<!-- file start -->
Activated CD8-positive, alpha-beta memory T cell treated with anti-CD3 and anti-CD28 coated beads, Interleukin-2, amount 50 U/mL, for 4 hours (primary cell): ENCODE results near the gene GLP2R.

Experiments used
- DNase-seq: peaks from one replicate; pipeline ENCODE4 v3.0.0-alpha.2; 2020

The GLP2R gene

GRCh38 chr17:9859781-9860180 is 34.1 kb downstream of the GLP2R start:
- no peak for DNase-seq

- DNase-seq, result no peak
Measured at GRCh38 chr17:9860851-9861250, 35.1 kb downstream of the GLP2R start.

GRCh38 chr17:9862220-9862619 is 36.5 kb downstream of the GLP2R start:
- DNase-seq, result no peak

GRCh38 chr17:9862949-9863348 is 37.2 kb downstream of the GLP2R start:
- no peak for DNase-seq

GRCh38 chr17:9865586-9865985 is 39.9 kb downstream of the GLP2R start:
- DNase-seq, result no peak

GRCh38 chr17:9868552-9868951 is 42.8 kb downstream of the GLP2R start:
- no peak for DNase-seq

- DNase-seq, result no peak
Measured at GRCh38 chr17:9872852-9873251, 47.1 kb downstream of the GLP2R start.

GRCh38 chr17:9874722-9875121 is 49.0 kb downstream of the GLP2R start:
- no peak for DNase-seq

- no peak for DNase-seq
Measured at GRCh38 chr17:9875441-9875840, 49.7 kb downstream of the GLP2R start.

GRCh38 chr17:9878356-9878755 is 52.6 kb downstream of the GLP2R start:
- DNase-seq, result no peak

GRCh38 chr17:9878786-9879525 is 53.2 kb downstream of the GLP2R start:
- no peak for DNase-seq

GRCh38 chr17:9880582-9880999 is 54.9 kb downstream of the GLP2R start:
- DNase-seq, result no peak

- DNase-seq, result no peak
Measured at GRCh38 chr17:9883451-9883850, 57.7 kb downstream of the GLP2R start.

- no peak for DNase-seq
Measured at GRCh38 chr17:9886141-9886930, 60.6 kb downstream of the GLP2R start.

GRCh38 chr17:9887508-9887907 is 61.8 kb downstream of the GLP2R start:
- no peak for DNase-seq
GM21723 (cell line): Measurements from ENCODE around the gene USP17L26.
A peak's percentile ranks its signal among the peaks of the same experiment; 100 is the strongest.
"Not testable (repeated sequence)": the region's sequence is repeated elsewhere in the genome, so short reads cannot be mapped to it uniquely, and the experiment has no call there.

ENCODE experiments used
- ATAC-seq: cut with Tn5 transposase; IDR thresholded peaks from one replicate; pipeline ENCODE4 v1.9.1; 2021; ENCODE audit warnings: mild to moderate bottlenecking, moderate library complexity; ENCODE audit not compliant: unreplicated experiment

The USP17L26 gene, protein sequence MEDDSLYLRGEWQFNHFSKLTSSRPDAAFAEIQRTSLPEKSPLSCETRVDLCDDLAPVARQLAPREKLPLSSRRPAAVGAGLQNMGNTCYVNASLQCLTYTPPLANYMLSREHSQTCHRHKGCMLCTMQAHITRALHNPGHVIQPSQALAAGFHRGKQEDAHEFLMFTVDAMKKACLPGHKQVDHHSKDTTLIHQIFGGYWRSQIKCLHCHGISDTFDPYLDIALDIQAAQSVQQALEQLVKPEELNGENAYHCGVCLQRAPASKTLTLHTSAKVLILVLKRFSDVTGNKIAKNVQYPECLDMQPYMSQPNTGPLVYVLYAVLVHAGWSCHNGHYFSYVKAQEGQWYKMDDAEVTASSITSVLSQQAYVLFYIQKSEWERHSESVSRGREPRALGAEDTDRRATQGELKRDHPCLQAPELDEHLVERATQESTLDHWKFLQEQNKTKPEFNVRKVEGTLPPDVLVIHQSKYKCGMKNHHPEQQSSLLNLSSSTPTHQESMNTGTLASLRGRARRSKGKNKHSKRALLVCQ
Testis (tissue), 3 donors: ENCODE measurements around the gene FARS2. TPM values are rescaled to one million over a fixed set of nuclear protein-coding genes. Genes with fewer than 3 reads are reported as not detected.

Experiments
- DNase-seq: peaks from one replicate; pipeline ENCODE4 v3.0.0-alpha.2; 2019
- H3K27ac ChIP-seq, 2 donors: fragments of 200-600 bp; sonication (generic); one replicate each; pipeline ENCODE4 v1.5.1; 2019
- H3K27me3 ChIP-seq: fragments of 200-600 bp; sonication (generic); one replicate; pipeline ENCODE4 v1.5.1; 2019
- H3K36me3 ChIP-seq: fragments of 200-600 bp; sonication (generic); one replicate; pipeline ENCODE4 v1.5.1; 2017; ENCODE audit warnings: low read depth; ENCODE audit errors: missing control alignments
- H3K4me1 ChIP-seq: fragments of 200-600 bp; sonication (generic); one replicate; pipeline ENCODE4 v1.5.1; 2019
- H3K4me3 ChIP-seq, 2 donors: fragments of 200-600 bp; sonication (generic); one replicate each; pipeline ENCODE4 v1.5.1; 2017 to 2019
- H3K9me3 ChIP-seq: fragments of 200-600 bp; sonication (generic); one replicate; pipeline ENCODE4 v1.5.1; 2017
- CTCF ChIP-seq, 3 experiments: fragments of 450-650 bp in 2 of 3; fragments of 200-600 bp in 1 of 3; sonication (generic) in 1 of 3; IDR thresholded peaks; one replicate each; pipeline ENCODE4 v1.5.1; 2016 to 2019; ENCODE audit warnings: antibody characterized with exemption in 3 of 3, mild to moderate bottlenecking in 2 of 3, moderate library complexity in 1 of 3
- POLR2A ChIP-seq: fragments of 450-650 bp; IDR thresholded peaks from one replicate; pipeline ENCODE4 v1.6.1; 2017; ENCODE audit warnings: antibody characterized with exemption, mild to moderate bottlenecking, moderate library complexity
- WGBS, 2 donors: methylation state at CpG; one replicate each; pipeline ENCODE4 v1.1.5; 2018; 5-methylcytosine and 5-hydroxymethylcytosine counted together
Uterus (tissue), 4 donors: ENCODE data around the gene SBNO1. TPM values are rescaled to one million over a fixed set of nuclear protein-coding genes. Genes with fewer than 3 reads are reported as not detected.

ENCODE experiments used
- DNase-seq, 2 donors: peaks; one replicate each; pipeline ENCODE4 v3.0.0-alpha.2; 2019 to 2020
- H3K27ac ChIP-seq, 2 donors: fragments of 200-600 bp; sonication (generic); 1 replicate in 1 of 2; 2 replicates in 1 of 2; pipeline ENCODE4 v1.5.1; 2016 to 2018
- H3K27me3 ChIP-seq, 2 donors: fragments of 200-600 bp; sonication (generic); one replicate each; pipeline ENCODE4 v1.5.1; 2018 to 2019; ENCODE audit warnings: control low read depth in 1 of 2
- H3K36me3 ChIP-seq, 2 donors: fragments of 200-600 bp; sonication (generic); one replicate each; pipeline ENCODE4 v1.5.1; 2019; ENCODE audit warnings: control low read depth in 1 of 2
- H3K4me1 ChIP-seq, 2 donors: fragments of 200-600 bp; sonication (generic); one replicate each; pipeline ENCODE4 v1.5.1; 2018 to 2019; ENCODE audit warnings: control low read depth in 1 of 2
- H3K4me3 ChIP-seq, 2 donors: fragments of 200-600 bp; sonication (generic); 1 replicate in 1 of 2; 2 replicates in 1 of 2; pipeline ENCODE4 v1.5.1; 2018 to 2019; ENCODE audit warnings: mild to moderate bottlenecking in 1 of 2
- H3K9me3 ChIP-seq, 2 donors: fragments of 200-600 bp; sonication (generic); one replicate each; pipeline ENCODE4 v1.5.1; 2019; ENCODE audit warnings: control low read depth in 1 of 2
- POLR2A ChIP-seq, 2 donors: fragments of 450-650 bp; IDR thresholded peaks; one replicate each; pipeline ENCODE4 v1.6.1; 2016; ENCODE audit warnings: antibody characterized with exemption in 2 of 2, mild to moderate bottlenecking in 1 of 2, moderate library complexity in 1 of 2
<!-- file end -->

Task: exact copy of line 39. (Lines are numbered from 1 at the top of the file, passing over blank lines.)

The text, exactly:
- ATAC-seq: cut with Tn5 transposase; IDR thresholded peaks from one replicate; pipeline ENCODE4 v1.9.1; 2021; ENCODE audit warnings: mild to moderate bottlenecking, moderate library complexity; ENCODE audit not compliant: unreplicated experiment